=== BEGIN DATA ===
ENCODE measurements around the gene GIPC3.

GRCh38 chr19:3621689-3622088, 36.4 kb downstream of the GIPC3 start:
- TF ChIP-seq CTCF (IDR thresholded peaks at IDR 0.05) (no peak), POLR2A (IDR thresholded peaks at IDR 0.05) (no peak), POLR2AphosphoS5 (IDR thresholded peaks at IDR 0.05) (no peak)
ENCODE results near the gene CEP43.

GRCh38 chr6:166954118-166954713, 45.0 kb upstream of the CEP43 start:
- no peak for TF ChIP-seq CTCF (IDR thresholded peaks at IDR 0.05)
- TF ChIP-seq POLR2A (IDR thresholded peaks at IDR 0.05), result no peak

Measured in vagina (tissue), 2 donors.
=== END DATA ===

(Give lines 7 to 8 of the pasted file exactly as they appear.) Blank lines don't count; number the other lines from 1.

- TF ChIP-seq POLR2A (IDR thresholded peaks at IDR 0.05), result no peak

Measured in vagina (tissue), 2 donors.